6. On a night shift on a cold night, we were starting up a Propylene Unit. In the transient operation to bring the unit up, a control valve on the feed line from the charge pump to the reactor would vibrate and chatter while at minimum flow. This night, the vibration caused the bleeder valve piping to crack and the valve broke off. There was a large release but with the cold weather the vapor cloud did not ignite. The production impact of shutting this unit down was significant and would result in both FCC and Crude Unit rate cuts or even shutdown. To prevent this refinery-wide rate reduction, three of us decided that since we fortunately had an operator in another unit who could weld, we would just weld the bleeder valve back on. We pulled a portable welder into the unit, started a Nitrogen sweep into the new valve, and the operator welded the valve in place. We had the unit back online in less than an hour and the refinery cutback was avoided. Today’s Mechanical Integrity guidelines would have required both a thorough inspection of the failed piping and a mechanic/welder who is certified to weld on Class 1 piping to make that type of repair. Also, today, an Incident Investigation would be conducted and the equipment would not be restarted until the investigation concluded that startup was safe. Back then, we were recognized for our efforts. Today we would most likely be fired.
  7. In order to keep units running, it would be necessary at times to make temporary repairs. This may involve replacing anything from pressure gauges to small piping or instrumentation components. Without accurate Process Safety Information, that included design conditions and materials of construction, we used what was available. A number of tragic, and nearly tragic, incidents occurred across the industry due to materials being installed that were not adequate for the service where installed. Today the Management of Change (MOC) process is utilized to control changes to PSM-covered equipment. If a change is required, the MOC process is used to methodically evaluate and document the alteration to the process equipment to eliminate the potential for a release.
  8. In my early days as an operator when maintenance work was completed on individual equipment, the hand off between maintenance and operations was informal at best. Job completion was in the eye of the mechanic, who was also most likely working with no written procedures or checklist. When “they” said it was ready “we” put the equipment back in service. All too frequently, we would find out after the fact that something wasn’t quite right. Anything from small gasket leaks to major unit fires occurred during startups, often resulting in units having to be shut back down for even more extensive repairs than the original maintenance activity. Today, there are requirements for Pre-Startup Safety Reviews that are intended to ensure that all aspects of unit maintenance are completed prior to returning equipment to service. These reviews include not just maintenance activities; they also include operational checks, MOC completion, confirmation that normal and emergency procedures are in place, there are adequate emergency response provisions, activated alarms, and training has been completed, etc.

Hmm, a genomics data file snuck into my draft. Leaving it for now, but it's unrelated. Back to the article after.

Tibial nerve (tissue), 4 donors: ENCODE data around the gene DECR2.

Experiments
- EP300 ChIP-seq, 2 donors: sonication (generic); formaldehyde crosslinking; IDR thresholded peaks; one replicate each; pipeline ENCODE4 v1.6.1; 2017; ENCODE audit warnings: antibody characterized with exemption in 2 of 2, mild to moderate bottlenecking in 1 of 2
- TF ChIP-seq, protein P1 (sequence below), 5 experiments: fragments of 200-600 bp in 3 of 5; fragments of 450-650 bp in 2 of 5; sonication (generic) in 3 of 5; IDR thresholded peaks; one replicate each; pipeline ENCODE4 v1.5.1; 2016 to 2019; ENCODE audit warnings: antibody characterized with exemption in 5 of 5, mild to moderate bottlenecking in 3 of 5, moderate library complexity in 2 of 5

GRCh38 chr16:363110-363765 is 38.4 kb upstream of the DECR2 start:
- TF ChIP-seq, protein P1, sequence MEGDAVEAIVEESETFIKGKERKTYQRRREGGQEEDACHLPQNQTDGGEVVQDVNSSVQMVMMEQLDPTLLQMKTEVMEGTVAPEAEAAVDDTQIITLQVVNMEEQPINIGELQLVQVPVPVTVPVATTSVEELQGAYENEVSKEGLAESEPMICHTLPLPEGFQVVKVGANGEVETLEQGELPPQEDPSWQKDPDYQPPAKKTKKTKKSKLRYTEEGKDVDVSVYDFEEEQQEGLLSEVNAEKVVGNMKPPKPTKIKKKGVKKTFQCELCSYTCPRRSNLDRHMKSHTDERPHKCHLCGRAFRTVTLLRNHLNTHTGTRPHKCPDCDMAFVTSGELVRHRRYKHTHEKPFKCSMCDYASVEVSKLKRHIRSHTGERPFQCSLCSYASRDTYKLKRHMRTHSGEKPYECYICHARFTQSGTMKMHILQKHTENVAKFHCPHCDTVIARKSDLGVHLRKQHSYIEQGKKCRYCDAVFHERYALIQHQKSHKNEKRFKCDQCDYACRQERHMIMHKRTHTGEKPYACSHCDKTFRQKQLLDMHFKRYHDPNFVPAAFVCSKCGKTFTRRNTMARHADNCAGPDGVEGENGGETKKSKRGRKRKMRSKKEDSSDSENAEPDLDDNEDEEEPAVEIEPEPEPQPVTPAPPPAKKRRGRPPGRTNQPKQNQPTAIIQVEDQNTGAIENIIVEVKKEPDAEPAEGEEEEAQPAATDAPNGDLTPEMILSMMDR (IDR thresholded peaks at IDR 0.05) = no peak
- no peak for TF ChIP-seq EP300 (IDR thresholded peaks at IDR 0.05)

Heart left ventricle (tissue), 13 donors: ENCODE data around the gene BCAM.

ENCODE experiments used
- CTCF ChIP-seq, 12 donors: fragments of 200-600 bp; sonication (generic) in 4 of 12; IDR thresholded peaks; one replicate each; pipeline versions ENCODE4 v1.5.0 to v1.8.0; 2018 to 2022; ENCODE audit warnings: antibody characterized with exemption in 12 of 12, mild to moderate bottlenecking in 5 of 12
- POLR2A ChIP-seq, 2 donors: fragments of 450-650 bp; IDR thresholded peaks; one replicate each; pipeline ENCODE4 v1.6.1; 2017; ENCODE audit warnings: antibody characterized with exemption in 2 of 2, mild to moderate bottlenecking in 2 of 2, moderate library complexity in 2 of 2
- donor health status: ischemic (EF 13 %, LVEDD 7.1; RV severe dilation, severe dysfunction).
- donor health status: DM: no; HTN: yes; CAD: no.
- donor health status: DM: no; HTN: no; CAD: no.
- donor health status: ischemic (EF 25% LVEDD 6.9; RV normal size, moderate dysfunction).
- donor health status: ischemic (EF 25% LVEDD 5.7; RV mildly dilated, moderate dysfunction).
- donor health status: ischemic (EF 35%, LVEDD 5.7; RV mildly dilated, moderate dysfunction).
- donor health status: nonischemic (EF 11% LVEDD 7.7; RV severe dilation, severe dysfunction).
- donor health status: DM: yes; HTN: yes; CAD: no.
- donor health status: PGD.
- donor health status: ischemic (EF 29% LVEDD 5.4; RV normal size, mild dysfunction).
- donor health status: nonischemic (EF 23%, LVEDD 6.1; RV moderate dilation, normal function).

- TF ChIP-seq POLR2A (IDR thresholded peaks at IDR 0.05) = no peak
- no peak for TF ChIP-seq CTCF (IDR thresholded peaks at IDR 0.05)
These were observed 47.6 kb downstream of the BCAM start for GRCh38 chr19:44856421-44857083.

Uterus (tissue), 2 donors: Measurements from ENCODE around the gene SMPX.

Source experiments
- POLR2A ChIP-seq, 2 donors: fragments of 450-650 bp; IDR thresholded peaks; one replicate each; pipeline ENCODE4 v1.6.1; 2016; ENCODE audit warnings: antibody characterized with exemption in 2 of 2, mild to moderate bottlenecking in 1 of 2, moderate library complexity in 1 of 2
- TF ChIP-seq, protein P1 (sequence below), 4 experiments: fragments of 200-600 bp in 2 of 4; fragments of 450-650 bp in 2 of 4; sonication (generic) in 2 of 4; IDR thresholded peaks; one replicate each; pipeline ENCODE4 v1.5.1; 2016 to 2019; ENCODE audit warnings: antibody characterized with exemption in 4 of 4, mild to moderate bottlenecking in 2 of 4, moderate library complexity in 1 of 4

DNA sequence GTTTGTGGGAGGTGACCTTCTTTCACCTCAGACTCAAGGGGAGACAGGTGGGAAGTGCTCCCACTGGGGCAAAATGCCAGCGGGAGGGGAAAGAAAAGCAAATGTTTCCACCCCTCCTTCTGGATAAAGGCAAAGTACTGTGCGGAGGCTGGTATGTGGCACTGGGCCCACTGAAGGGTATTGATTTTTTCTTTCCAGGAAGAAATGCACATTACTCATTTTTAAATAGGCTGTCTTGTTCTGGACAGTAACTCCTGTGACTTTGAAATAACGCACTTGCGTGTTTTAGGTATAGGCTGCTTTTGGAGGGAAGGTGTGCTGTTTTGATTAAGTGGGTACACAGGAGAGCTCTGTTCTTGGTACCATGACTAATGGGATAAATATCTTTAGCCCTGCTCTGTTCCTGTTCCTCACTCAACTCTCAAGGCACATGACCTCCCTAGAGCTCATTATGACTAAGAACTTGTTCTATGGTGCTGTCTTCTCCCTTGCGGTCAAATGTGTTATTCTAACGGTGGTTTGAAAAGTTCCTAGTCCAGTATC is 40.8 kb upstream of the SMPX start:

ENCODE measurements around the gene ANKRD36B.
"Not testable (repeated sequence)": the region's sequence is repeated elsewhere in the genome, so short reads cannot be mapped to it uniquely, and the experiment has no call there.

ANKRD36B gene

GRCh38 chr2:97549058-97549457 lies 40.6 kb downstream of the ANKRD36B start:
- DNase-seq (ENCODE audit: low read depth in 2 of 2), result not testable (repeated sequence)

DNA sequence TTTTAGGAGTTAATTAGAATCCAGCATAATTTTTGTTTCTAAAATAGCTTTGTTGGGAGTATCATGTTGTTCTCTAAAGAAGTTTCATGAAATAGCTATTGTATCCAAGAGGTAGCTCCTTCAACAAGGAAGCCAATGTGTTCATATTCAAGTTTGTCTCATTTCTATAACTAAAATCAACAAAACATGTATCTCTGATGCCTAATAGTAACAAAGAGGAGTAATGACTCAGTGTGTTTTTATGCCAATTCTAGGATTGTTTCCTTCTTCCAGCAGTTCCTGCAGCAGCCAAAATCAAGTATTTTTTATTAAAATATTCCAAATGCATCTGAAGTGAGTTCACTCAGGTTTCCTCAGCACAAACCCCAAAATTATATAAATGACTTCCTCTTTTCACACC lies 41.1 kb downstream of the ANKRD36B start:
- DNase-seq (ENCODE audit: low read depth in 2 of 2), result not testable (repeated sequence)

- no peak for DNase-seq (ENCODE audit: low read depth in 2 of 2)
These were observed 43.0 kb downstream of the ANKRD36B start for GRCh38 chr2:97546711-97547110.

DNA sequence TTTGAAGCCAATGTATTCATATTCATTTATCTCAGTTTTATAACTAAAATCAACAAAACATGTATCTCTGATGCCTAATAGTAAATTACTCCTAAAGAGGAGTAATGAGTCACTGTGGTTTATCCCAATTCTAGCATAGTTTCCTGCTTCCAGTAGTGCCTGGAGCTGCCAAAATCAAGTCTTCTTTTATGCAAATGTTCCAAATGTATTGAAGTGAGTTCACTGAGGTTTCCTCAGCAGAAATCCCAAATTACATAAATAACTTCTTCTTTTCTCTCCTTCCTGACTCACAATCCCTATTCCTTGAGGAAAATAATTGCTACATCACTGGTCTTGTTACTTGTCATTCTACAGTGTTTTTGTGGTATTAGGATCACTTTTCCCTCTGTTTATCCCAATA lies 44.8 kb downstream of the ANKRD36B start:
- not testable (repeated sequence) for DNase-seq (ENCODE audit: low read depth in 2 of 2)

9. In the facility where I worked, a contractor workforce was typically only used during major turnarounds. This infrequent use of contractors meant that the individuals would be from out of town and would only be there for the duration of the work. For the most part, these were highly skilled craftsmen who did a great job. However, it was “assumed” they knew all of the safety rules and understood the hazards of the chemicals they could be exposed to. All too often, neither assumption was accurate. Today, Contractors are required to be trained and educated on all PSM requirements relative to the process equipment they will be working on.
  10. Lastly, two separate events that I was not personally involved in but have stayed fresh in my mind for a long time, were fatalities at our facility. One occurred during a fired heater startup when the ignition torch was introduced into a heater firebox that had not been adequately purged to remove uncombusted gas. The heater exploded killing the operator who was inserting the torch into the firebox. The second involved a contractor who left his toolbox key at home. He lit a cutting torch to cut the lock off of his toolbox in order to be on the job site on time. Tragically, his tool box was sitting near an oily water sewer and the torch flame ignited gasses in the sewer. The resulting explosion blew the manway cover into the man’s head killing him. Both of these horrible incidents could have been prevented with today’s PSM requirements for Hot Work. Had Hot Work gas testing and permitting processes been followed, these two men would have gone home to their families at the end of those terrible days.

These days, much of my work involves facilitating Process Hazard Analysis (PHA) reviews and PSM Auditing. As I talk with a much younger generation of refinery and chemical plant workers, I sometimes will ask them to tell me about their “Bad Day.” It has become increasingly encouraging to me to hear about the worst thing a 5-10-year operator ever having experienced being what I would have at one time considered a minor event. Part of the passion for what I do now is driven by a desire to help make sure that we don’t go back to “the good old days” of process operations.

In a business environment driven by regulation, there are ample opportunities to provide services to clients. Unfortunately, regulatory work also provides opportunities for providers who are just in the business for the money to deliver a product that may meet the minimum regulatory requirement but add no value to the client’s workplace. Our challenge is to always provide excellent service in the areas of our expertise with the focus and intent to improve the overall safety of the refining and chemical industry.